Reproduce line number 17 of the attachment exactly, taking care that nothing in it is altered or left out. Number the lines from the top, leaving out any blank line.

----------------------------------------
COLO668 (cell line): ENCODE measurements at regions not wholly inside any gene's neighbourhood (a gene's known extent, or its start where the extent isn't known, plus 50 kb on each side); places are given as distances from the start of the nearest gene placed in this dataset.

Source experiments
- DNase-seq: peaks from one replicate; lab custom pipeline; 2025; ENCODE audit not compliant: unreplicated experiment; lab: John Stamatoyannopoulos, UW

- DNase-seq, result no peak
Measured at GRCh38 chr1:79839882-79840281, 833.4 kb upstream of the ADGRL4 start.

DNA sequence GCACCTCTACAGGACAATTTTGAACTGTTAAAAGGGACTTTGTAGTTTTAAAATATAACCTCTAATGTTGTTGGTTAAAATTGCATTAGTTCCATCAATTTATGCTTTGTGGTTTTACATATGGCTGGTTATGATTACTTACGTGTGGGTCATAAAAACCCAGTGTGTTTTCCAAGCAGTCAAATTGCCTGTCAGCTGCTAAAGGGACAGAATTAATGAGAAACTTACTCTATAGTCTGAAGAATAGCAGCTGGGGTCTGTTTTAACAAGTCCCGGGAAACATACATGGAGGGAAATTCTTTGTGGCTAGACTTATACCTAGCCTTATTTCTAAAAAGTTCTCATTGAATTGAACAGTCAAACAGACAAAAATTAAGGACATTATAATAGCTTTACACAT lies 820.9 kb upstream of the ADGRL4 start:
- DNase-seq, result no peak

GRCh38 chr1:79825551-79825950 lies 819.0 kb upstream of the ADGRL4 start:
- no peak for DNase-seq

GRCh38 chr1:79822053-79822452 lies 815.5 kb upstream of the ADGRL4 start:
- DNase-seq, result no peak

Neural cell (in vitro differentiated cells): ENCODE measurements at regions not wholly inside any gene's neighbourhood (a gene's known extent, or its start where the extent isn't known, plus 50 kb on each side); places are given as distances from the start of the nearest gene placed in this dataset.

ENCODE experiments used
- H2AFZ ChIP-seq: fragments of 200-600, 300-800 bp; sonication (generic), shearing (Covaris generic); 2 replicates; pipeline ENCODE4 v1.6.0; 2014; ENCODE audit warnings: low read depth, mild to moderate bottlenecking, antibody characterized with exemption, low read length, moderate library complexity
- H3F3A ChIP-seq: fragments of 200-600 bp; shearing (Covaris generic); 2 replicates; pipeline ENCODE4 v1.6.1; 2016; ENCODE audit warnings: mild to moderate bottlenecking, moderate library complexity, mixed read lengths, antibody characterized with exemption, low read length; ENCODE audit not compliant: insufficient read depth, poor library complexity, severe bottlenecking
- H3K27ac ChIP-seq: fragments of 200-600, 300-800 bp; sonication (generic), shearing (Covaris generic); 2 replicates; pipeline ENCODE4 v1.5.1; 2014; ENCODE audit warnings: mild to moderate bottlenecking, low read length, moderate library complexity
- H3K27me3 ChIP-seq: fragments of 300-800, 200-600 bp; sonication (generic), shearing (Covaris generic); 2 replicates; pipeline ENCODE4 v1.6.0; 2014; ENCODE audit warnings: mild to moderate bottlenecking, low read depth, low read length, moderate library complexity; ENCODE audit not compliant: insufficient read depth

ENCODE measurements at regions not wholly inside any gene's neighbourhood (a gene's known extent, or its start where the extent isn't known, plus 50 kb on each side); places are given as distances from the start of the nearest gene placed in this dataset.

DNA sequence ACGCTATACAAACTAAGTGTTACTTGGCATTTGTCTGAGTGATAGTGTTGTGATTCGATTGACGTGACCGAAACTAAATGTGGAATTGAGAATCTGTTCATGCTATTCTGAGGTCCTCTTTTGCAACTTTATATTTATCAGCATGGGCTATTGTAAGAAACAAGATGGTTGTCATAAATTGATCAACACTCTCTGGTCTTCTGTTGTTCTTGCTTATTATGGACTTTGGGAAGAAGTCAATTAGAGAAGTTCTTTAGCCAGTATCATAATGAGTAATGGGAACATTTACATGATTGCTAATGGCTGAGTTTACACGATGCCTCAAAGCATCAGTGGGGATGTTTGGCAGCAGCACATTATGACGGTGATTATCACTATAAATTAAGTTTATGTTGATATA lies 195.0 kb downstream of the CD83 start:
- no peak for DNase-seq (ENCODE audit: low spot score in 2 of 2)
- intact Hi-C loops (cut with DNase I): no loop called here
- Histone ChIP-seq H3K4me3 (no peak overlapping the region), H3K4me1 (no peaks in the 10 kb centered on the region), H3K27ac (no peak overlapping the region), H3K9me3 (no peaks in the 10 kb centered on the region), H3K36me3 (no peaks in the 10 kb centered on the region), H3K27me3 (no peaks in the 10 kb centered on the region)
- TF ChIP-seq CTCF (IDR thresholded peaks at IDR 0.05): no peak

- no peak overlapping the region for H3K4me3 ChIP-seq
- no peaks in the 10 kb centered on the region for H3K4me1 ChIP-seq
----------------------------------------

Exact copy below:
- H3K27me3 ChIP-seq: fragments of 300-800, 200-600 bp; sonication (generic), shearing (Covaris generic); 2 replicates; pipeline ENCODE4 v1.6.0; 2014; ENCODE audit warnings: mild to moderate bottlenecking, low read depth, low read length, moderate library complexity; ENCODE audit not compliant: insufficient read depth